On the way back to the ship we asked Roy what he was doing at sea when he had a talent in such abundance, his reply was quite the saddest tale I have heard.
Roy was from a wealthy middle class family, he had been a boarder at a very good school and had shown such promise that he won a partial scholarship at the Guildhall College of Music and Dramatic Art. He was doing exceptionally well there when he was caught up in a homosexual scandal. He was expelled and his family cut him off without a penny, he joined the M.N. and the world lost a great talent. It would?nt happen now.
We got back aboard and went to our respective bunks in a very reflective mood, it had been a very different night.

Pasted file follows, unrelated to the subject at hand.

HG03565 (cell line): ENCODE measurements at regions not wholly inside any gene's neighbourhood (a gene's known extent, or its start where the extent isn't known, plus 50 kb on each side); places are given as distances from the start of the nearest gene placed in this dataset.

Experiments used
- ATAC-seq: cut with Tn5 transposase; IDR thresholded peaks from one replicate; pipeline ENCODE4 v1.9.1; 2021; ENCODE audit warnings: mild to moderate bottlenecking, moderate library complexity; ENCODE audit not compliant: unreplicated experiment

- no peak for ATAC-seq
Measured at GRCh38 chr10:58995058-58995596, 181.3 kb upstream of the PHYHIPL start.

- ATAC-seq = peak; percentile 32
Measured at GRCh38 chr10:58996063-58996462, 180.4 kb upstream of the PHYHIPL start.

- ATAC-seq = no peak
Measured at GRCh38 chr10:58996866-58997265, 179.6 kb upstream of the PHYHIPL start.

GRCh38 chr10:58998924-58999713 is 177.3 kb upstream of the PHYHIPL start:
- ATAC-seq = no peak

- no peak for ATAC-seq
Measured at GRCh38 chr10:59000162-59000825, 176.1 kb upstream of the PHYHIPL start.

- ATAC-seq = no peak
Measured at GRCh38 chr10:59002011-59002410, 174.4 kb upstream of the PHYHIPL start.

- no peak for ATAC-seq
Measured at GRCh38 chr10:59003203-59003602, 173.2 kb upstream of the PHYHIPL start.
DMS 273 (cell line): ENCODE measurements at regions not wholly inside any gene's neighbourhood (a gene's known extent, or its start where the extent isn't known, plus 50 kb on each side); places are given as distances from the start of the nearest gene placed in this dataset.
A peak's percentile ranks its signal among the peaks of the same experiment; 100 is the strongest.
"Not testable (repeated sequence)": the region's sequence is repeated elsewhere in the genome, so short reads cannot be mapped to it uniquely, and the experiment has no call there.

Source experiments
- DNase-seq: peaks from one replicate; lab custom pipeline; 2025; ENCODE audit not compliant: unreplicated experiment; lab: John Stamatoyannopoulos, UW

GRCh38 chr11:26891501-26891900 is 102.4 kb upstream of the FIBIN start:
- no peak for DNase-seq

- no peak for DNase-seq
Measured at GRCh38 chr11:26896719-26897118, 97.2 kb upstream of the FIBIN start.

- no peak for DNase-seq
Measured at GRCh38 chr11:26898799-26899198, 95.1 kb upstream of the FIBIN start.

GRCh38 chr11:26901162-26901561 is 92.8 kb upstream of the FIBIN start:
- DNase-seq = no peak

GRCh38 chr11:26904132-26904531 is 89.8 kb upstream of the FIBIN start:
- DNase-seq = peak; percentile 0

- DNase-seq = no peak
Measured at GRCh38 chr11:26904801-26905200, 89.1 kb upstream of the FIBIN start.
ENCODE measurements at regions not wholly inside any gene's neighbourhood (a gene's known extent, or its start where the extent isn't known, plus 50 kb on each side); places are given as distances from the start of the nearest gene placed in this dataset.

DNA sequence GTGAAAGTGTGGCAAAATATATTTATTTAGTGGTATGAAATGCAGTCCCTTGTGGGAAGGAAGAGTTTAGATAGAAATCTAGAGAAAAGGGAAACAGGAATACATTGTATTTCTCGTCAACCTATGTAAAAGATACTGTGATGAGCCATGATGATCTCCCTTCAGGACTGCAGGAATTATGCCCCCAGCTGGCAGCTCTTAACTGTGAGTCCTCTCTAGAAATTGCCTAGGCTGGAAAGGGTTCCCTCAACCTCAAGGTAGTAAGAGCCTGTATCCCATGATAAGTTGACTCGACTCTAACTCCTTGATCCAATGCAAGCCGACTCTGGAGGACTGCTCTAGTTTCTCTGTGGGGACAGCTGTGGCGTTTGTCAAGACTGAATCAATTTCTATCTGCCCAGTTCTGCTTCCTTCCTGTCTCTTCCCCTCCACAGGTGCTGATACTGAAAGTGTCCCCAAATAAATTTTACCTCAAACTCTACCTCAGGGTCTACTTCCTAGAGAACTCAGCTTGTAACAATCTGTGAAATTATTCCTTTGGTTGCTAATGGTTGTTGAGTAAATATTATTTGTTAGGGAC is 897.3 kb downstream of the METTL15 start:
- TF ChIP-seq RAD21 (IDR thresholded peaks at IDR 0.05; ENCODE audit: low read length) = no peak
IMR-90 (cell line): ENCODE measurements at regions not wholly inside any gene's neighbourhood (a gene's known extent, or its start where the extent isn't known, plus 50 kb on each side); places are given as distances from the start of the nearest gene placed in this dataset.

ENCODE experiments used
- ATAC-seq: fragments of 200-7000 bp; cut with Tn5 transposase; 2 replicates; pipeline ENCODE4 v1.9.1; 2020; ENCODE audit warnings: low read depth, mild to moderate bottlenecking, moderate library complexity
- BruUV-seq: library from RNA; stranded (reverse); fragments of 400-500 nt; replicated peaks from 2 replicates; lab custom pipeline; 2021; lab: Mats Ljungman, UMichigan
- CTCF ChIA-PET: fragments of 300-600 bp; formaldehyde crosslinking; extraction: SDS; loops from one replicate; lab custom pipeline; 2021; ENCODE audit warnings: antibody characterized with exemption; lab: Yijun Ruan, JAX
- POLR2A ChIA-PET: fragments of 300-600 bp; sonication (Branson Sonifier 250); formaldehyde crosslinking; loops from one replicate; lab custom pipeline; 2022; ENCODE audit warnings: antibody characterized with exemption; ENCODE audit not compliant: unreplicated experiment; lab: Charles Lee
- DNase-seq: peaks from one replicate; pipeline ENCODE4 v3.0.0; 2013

There was another Fiver the next night and Keith and I did the only thing possible ,we went and got drunk. Thank god we sailed the day after.
Once at sea we found out that those fivers were not totally altruistic, Roy?s boyfriend was one of the deck crowd and they had had a lovers tiff in Eastham,the attention paid to Keith and I was meant to make him jealous ,it did the trick.
The engine room crew shared the mess with us and they seemed a pretty boisterous mob , I had never seen so many broken noses or cauliflower ears in one place, there were a lot of Geordies and Glaswegians in their number, mealtimes were hectic ,conversations were often punctuated with the odd head butt or punch. Stayed well clear of that lot.